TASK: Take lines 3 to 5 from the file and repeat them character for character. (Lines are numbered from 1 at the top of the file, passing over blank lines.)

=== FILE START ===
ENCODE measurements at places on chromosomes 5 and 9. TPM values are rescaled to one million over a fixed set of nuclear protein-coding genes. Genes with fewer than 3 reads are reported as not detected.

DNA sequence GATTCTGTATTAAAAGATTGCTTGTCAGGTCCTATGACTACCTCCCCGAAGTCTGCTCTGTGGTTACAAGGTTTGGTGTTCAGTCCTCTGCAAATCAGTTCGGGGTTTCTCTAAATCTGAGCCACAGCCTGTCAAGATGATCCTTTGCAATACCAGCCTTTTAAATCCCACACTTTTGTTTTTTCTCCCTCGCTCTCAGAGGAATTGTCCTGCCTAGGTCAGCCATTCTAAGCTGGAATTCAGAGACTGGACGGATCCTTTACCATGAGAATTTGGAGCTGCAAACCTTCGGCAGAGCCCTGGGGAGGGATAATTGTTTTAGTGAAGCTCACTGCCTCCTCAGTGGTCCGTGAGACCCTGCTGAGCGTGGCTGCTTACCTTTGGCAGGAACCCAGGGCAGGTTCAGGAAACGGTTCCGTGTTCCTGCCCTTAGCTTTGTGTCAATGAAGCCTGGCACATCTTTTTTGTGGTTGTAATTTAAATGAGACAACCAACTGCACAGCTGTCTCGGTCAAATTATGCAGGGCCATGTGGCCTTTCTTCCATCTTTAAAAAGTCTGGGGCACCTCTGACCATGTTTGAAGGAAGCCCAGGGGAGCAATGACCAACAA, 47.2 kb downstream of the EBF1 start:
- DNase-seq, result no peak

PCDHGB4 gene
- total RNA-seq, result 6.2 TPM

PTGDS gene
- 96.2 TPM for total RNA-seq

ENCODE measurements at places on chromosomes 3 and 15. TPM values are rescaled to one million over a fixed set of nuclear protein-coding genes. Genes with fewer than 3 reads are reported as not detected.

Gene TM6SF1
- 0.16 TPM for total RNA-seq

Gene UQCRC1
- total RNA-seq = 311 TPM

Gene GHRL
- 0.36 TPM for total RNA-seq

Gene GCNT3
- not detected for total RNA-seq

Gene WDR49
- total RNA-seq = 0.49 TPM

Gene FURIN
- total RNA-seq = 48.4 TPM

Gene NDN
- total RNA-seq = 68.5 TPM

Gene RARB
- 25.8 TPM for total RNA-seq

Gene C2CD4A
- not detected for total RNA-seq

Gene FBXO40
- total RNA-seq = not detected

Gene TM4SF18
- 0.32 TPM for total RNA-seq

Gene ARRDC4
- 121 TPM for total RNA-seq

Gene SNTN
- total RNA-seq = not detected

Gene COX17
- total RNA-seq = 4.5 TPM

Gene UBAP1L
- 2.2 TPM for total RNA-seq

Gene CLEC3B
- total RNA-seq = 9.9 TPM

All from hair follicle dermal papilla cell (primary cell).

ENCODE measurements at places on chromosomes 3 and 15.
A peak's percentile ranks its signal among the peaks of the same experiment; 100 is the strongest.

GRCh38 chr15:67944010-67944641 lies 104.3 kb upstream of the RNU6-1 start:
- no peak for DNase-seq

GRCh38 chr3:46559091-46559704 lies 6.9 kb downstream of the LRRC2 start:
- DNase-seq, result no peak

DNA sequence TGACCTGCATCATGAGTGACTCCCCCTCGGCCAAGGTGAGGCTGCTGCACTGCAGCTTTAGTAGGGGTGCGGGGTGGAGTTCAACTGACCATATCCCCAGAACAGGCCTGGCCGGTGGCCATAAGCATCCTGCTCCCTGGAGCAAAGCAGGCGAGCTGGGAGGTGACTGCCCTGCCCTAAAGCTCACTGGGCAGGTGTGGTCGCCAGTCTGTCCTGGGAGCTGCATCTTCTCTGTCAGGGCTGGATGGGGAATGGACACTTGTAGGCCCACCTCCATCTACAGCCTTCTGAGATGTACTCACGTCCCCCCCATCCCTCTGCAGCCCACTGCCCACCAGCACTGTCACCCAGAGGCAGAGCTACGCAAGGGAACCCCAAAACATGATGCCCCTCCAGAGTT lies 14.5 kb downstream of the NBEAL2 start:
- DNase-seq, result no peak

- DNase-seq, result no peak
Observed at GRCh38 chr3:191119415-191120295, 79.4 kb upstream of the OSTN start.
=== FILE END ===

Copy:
- DNase-seq, result no peak

PCDHGB4 gene
- total RNA-seq, result 6.2 TPM